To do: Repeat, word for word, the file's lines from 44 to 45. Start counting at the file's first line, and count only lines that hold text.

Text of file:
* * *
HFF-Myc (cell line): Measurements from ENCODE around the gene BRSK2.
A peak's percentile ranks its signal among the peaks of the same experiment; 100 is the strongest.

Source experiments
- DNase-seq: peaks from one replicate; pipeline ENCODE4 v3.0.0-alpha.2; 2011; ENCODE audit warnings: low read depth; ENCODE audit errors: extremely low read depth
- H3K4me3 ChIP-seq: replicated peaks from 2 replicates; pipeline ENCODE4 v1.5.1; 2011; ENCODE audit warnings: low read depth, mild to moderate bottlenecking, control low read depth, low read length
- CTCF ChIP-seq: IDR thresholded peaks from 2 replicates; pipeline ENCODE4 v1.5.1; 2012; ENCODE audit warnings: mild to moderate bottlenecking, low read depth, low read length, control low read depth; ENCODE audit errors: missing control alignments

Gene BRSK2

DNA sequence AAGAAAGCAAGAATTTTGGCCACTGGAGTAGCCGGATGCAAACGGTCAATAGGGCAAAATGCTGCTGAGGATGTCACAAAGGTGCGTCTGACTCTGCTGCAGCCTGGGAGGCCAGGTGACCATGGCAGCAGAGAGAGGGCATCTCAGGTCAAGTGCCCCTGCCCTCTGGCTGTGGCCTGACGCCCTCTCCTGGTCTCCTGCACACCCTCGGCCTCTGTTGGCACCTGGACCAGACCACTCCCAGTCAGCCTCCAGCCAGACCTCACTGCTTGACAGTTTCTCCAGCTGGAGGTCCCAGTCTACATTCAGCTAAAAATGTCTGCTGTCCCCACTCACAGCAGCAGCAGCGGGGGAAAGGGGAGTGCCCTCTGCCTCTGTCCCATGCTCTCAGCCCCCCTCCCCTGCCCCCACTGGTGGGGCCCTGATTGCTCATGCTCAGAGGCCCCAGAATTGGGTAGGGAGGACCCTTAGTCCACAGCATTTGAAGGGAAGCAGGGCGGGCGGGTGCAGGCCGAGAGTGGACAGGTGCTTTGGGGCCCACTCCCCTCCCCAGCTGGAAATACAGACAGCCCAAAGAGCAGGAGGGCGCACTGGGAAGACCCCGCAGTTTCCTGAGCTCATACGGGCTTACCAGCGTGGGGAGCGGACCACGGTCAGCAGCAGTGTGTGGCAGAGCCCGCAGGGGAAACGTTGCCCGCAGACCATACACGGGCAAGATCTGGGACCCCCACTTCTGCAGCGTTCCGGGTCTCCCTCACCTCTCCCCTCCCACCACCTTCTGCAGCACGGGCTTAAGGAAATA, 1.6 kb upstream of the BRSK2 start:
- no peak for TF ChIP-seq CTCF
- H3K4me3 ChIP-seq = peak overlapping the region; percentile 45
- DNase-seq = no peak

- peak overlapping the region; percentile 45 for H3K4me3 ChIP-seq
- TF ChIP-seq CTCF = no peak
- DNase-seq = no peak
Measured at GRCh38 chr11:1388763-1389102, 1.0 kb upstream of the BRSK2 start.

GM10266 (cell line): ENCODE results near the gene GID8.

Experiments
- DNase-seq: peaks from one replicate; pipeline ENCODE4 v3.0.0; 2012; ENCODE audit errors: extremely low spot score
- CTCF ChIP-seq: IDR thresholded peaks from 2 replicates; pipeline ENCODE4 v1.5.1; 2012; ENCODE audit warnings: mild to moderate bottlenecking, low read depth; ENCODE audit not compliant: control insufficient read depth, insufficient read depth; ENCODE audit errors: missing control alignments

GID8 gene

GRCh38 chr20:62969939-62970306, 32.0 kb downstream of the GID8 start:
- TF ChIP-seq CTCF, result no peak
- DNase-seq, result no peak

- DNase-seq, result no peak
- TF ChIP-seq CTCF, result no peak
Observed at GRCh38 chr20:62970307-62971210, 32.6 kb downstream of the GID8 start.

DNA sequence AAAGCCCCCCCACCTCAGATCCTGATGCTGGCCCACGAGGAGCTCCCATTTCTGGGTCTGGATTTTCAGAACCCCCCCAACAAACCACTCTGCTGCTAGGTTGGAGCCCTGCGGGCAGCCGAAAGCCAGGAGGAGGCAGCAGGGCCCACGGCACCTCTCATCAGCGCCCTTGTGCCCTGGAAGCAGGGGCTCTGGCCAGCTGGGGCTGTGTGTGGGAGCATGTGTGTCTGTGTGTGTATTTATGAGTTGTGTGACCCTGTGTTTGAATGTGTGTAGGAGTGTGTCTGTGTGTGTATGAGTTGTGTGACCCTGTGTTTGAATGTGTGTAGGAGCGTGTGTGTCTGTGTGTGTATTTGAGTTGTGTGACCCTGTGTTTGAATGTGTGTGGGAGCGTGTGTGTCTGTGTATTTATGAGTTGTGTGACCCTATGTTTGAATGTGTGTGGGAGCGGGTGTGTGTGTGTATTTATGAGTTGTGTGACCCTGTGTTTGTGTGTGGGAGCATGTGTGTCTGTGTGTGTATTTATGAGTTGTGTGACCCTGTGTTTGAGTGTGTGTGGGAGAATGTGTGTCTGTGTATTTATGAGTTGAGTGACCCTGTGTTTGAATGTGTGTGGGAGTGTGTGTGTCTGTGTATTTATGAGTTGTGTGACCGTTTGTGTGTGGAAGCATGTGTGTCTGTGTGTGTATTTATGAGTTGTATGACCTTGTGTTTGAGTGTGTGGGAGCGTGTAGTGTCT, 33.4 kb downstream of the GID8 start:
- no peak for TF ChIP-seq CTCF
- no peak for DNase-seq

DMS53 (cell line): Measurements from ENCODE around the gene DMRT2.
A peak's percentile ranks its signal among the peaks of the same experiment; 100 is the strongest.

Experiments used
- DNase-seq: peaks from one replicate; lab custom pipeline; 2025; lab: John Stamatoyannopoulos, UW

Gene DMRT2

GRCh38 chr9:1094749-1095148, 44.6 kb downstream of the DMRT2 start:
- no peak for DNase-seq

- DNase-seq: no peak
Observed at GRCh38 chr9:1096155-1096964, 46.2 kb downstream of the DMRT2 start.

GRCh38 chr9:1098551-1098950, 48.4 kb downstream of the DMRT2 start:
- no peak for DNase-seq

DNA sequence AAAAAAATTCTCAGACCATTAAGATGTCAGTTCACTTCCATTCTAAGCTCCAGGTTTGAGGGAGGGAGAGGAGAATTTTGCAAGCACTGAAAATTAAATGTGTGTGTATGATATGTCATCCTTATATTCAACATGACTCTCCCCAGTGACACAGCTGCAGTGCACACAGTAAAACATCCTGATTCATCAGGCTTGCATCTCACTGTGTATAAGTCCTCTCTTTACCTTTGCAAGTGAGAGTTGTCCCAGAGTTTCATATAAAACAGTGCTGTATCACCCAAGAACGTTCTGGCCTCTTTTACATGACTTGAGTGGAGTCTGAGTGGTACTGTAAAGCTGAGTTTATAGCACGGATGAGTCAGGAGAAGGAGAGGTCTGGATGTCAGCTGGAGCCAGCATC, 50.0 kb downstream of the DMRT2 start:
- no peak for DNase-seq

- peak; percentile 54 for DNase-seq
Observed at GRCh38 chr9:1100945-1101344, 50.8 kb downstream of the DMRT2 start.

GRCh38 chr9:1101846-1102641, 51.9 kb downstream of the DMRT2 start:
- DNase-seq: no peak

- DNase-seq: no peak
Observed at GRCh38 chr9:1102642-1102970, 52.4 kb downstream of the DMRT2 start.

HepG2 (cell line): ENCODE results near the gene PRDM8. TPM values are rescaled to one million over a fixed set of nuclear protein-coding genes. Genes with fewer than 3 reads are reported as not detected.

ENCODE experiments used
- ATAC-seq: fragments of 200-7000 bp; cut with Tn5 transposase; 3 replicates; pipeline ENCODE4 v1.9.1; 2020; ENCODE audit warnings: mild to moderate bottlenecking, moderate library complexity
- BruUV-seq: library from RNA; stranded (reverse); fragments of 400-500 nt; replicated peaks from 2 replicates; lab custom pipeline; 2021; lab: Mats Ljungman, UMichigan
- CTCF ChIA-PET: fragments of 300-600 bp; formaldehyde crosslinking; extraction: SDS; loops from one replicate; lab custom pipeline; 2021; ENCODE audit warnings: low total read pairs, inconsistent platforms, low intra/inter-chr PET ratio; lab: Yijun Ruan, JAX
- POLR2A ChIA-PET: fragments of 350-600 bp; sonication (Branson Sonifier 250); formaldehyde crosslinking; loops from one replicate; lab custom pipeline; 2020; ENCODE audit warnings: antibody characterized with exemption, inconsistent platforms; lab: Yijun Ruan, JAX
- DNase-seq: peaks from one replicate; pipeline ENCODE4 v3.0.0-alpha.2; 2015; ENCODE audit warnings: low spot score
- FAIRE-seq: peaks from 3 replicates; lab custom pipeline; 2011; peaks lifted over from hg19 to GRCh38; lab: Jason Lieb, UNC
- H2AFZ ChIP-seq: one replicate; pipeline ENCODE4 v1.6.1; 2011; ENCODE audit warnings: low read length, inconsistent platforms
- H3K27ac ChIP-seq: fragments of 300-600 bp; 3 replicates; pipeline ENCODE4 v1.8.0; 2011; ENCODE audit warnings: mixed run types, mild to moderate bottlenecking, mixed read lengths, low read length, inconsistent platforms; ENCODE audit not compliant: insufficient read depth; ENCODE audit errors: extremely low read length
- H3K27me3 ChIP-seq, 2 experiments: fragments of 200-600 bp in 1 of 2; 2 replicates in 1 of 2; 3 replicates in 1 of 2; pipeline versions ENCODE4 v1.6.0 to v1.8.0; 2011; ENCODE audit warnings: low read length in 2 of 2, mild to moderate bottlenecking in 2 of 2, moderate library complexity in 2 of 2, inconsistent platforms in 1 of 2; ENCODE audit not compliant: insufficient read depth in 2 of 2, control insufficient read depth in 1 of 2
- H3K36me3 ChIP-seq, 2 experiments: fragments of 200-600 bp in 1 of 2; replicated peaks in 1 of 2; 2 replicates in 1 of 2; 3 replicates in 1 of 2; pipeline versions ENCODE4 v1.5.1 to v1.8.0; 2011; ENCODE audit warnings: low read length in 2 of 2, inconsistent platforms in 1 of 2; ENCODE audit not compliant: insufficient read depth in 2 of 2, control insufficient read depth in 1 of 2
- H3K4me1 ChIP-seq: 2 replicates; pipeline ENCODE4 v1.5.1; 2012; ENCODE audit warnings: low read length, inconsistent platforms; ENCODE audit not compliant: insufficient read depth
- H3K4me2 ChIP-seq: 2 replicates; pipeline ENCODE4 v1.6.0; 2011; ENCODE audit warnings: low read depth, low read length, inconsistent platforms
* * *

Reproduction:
Observed at GRCh38 chr9:1100945-1101344, 50.8 kb downstream of the DMRT2 start.

GRCh38 chr9:1101846-1102641, 51.9 kb downstream of the DMRT2 start: